When invited by Mrs. Pritchard for further details, Bob replies, "they smoke when they can git tobacker; an' they booze when they can git grog; an' they got no shame in regard o' cadgin', an' very little shame any other way". Bob praises Aboriginal women because "they won't part with their kids at no price", but condemns men who sell their womenfolk for "thirty bob cash an' a couple of notes in second-hand trucks".
Not only did Furphy fail to appreciate Aboriginal customs in the way that current doctrine requires today, but he did not even notice the genocide that Robert Manne and Ray Gaita, among other authorities with professedly deep roots in the Australian past, are certain was rampant around him. Furphy claimed that "from the first contact of black and white races on the Yarra a mutual good-feeling prevailed", largely because of changes in white opinion brought about by the abolition of slavery. Was Furphy stupid or engaged in a wicked cover-up of evil deeds of his fellow bullockies, swagmen and selectors? Or could it be that his witness was a truthful one and that Manne and Gaita and their followers are wrong?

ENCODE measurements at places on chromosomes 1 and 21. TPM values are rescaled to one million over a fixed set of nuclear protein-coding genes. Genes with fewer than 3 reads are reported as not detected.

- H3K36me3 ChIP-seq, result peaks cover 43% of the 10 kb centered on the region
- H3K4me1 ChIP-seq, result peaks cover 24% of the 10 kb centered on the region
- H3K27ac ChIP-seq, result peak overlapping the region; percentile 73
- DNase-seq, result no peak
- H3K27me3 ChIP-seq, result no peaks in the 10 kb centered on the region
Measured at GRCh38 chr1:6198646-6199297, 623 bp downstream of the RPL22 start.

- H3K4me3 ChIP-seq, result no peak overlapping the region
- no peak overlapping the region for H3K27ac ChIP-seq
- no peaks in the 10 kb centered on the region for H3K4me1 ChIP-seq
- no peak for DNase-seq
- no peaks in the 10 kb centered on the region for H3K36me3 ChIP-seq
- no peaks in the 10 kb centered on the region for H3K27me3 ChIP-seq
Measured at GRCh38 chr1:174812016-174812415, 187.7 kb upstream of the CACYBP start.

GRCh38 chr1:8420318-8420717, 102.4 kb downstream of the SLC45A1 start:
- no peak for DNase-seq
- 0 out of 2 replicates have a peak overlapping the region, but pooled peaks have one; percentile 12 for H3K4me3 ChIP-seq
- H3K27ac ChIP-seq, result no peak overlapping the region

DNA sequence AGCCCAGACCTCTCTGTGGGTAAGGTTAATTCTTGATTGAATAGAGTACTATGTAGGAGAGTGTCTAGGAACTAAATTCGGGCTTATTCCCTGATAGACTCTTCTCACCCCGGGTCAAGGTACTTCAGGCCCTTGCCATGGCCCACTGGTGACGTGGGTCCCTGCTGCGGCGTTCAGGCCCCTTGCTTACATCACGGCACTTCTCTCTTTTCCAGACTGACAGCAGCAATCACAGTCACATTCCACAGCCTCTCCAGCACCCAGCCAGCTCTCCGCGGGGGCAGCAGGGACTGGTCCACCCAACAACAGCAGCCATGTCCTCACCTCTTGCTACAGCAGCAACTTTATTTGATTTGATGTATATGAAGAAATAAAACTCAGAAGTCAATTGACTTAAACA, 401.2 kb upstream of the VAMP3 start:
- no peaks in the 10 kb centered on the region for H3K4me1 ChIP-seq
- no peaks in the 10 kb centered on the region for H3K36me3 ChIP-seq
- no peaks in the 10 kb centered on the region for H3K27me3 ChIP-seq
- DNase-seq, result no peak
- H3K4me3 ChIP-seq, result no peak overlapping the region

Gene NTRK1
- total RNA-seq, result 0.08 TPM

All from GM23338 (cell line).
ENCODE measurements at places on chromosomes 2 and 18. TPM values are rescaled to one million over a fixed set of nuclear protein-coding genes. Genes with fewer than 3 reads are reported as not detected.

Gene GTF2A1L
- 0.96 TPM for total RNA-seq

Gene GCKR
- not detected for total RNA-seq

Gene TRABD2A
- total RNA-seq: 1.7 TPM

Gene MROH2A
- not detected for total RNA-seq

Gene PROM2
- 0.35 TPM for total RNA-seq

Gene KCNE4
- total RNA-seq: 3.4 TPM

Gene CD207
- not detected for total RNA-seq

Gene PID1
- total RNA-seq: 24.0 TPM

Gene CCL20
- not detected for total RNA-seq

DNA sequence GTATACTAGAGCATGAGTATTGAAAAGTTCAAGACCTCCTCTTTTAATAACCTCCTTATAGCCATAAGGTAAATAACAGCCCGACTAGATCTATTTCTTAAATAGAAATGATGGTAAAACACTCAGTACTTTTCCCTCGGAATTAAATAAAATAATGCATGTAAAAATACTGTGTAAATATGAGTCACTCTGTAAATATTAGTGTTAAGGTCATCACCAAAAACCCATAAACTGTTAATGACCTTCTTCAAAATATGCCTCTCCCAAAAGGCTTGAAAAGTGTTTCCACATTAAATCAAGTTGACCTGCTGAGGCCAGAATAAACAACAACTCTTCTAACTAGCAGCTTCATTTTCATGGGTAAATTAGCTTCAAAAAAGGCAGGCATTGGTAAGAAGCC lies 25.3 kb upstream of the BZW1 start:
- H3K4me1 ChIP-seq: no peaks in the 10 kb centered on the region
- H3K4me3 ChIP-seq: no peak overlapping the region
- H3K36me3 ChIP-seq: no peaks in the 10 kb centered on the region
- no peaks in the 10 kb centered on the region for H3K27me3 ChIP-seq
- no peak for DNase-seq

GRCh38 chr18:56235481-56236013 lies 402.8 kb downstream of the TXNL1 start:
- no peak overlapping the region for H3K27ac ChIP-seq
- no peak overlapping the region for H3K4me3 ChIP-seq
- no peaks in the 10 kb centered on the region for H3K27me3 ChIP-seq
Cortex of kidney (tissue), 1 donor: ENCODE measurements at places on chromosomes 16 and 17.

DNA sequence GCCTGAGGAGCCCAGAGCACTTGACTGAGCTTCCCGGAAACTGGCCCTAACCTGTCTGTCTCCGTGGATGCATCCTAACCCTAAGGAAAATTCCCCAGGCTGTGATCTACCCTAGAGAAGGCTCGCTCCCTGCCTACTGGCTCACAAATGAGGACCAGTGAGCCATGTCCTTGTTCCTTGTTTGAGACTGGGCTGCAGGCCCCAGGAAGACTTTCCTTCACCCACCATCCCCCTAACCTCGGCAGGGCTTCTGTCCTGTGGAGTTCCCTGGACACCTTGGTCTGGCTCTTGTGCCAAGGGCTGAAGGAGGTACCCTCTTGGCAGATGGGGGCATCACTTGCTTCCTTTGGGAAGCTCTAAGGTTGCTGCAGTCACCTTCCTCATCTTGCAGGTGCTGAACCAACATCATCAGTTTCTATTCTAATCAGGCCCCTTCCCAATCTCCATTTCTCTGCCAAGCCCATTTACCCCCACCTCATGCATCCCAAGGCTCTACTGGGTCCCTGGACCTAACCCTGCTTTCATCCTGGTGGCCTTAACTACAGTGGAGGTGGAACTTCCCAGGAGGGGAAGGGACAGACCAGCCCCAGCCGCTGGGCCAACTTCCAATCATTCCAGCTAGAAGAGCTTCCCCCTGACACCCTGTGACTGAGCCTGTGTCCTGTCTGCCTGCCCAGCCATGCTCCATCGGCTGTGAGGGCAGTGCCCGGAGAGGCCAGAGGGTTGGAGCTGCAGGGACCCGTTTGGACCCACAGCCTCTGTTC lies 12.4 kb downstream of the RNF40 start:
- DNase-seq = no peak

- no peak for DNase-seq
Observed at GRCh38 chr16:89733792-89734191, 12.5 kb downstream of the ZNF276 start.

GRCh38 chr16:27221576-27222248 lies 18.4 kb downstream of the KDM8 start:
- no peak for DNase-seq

Furphy would have been delighted that many Aborigines transcended the destructive and self-destructive ways he feared might lead to their extinction, and that their numbers have now been increasing rapidly for several generations. But he would have opposed policies which set Aboriginal interests against those of Australians as a whole. In particular, he would trounce with his accustomed vigour those who so hate and loathe the nineteenth century Australia created by the British and Irish that they seek to brand them as genocidal. Our current politically correct intellectuals must make up their minds about Furphy, Henry Lawson and pretty well the whole of the Australian Labor movement during its first century and more. Were they wicked racists whom we must repudiate, together with the Southern Cross as well as the Union Jack? Or were they overwhelmingly fair-minded men and women who wanted to share with Australia's indigenous peoples the benefits of modernity, but who found it very difficult to do so?
National Observer No. 61 - Winter 2004